- China’s answer to Quora launched its first-ever “515 Career Festival” in a bid to win over the young generation of professionals.
- A range of workplace-related topics which new professionals are concerned by were under the spotlight through a documentary and provoked discussions.
- The initiative closely followed the “2023 Zhihu Discovery Conference”, where its ambition to shift its focus on to Gen Z and millennial professionals was revealed.
Zhihu, China’s equivalent to Quora, launched its first-ever “515 Career Festival” in mid-May. Being a forum for some of the country’s well-educated netizens, the festival was curated with the aim of celebrating and supporting the young generations of professionals. The initiative, therefore, shows Zhihu’s attempt at engaging with the so-called “new professionals”, which is estimated to have hit 400 million, active in fields concentrated in advanced manufacturing and the tertiary sector.
Painting a picture of China’s new professionals
As part of the platform’s efforts to empower its target audience, the festival saw the release of a documentary series entitled “This Generation of Professionals.” With four professionals from the Gen Z and millennial crowds being the protagonists, it documented those young workers who had redefined the meaning of work and life, including a full-time dad who left a high-paying job to pursue a more fulfilling life, a game developer who transformed into a stand-up comedian after work, a “new farmer” who left the city to engage in agriculture in their hometown, and a research scientist who balanced their daytime job with being a fitness coach. Their stories and choices provided inspiration and new perspectives for other professionals of their generation.
Alongside the series, Zhihu published the “Secret Guidelines for New Professionals“, which is a practical guidebook compiled by 65 of the platform’s most trusted respondents. This guidebook provides solutions to addressing potential confusions and challenges being faced by young professionals who have just entered working life.
It includes tips and advice in dealing with workplace dilemmas such as 内卷 (nèi juǎn; a term referring to the predatory competition in the labour market), work life balance, and pay and career development at different ages, such as 35, which is viewed as “a crisis” in one’s professional life due to the age limit set by most companies for job applications and also the cap set for those who want to take the civil servant exam – one of the national exams which is seeing growing competition.
Resonating with the young generation
To encourage discussions and exploration, Zhihu organised four roundtable live broadcasts and three themed roundtable events. These interactive sessions brought together Zhihu answerers, scholars, experts, and successful professionals to discuss work and life-related topics, ranging from “Where’s money from?” to “Recommendations for part time jobs” and “How to make yourself happy after work?”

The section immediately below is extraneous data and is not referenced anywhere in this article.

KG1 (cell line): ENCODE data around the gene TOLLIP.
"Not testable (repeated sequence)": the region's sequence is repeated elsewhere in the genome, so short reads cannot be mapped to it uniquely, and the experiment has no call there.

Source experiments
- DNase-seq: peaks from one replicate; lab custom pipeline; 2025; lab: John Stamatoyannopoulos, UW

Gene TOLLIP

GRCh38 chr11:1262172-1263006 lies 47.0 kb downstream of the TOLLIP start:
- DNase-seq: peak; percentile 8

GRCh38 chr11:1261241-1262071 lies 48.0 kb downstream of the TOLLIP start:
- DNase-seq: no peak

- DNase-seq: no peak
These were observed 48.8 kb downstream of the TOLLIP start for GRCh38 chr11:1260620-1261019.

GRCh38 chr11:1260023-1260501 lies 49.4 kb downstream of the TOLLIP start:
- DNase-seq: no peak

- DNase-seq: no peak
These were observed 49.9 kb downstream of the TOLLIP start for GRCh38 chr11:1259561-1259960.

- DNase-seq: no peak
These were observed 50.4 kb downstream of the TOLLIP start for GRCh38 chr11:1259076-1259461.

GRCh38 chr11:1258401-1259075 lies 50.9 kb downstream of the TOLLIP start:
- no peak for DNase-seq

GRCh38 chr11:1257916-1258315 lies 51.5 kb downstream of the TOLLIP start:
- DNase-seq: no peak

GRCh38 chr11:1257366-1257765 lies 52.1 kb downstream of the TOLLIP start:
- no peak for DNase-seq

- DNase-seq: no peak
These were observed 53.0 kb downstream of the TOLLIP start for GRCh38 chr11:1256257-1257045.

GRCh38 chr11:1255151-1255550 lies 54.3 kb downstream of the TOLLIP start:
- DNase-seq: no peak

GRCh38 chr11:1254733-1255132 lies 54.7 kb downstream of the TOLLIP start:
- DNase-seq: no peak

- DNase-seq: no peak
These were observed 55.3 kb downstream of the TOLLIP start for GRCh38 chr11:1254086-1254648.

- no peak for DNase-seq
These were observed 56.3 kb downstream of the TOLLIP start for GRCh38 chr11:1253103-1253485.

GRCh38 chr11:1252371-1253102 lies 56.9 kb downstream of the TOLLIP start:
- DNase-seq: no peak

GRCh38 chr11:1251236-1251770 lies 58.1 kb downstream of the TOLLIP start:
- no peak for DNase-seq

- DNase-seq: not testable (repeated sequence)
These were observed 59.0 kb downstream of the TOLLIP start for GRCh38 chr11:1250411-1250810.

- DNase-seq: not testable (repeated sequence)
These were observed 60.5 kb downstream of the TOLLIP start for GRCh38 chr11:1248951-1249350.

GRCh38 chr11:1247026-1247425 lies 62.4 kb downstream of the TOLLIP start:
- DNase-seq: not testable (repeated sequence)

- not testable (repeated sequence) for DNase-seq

Those formal conversations were flavoured with other lighter topics such as office fashion, recipes for easy-to-cook office food, anecdotes during the commute to work, small tools and devices to improve work efficiency and making naps in the office more comfortable.
The goal was to help professionals strike a balance between their careers and personal lives by presenting diverse perspectives and insights through various forms of discussion platforms. Users who joined the discussions under relevant hashtags also earned the opportunity to win a physical copy of the guidebook. As a result, this topic has drawn in nearly 42 million views on the Zhihu platform.
In addition to the online activities, Zhihu arranged offline sessions, assembling professionals at Predawn, a pub in Shanghai’s Changle Road on 15, 19 and 20 May. The time-limited gathering provided a space for new professionals to meet, network, and enjoy a drink, allowing the festival to be more participatory, therefore, enhancing user engagement. These combined efforts have resulted in the hashtag “This Generation of Professionals” to attract over 5.2 million on China’s Twitter-like platform Weibo during the campaign season.
The festival is hot on the heels of the “2023 Zhihu Discovery Conference” held on 13 April in Beijing. Of which, Zhihu first revealed its ambition to target “职人” (zhí rén), which roughly translates to “professional” or “knowledge worker”, with the launch of 海盐计划 5.0 (hǎi yán jì huà) or Sea Salt Scheme 5.0. The term “职人” refers to someone who possesses relevant knowledge, experience, and skills in a specific field. While the upgraded long-term program is set to continue providing online traffic and monetisation support for content related to work professionals.
The further endeavour is based on the results of the earlier version of this scheme last year, which saw more than 200,000 joiners. As such, Zhihu is showing more confidence in leveraging its own ecosystem where knowledge sharing is at the core of engaging Gen Z and millennial professionals, who are also the demographics craving high-quality information on self-development and career success.